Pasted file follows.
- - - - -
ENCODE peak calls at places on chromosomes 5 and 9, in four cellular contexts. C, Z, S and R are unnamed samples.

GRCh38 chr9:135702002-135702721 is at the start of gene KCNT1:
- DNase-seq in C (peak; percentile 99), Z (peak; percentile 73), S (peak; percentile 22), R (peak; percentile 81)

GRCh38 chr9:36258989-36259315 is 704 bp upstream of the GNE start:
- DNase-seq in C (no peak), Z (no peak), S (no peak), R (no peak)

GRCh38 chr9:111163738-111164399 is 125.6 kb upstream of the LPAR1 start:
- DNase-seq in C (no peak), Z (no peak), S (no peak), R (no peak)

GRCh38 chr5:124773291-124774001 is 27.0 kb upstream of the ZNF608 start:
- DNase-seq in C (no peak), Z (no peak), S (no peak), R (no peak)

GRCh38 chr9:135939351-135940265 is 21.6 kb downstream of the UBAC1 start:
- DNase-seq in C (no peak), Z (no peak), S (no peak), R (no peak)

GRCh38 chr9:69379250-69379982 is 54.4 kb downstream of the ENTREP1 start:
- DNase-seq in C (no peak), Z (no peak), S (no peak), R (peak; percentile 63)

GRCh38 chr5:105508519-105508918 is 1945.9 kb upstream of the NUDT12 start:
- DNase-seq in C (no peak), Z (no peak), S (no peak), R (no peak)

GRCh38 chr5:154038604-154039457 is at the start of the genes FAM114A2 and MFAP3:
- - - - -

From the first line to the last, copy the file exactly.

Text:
ENCODE peak calls at places on chromosomes 5 and 9, in four cellular contexts. C, Z, S and R are unnamed samples.

GRCh38 chr9:135702002-135702721 is at the start of gene KCNT1:
- DNase-seq in C (peak; percentile 99), Z (peak; percentile 73), S (peak; percentile 22), R (peak; percentile 81)

GRCh38 chr9:36258989-36259315 is 704 bp upstream of the GNE start:
- DNase-seq in C (no peak), Z (no peak), S (no peak), R (no peak)

GRCh38 chr9:111163738-111164399 is 125.6 kb upstream of the LPAR1 start:
- DNase-seq in C (no peak), Z (no peak), S (no peak), R (no peak)

GRCh38 chr5:124773291-124774001 is 27.0 kb upstream of the ZNF608 start:
- DNase-seq in C (no peak), Z (no peak), S (no peak), R (no peak)

GRCh38 chr9:135939351-135940265 is 21.6 kb downstream of the UBAC1 start:
- DNase-seq in C (no peak), Z (no peak), S (no peak), R (no peak)

GRCh38 chr9:69379250-69379982 is 54.4 kb downstream of the ENTREP1 start:
- DNase-seq in C (no peak), Z (no peak), S (no peak), R (peak; percentile 63)

GRCh38 chr5:105508519-105508918 is 1945.9 kb upstream of the NUDT12 start:
- DNase-seq in C (no peak), Z (no peak), S (no peak), R (no peak)

GRCh38 chr5:154038604-154039457 is at the start of the genes FAM114A2 and MFAP3: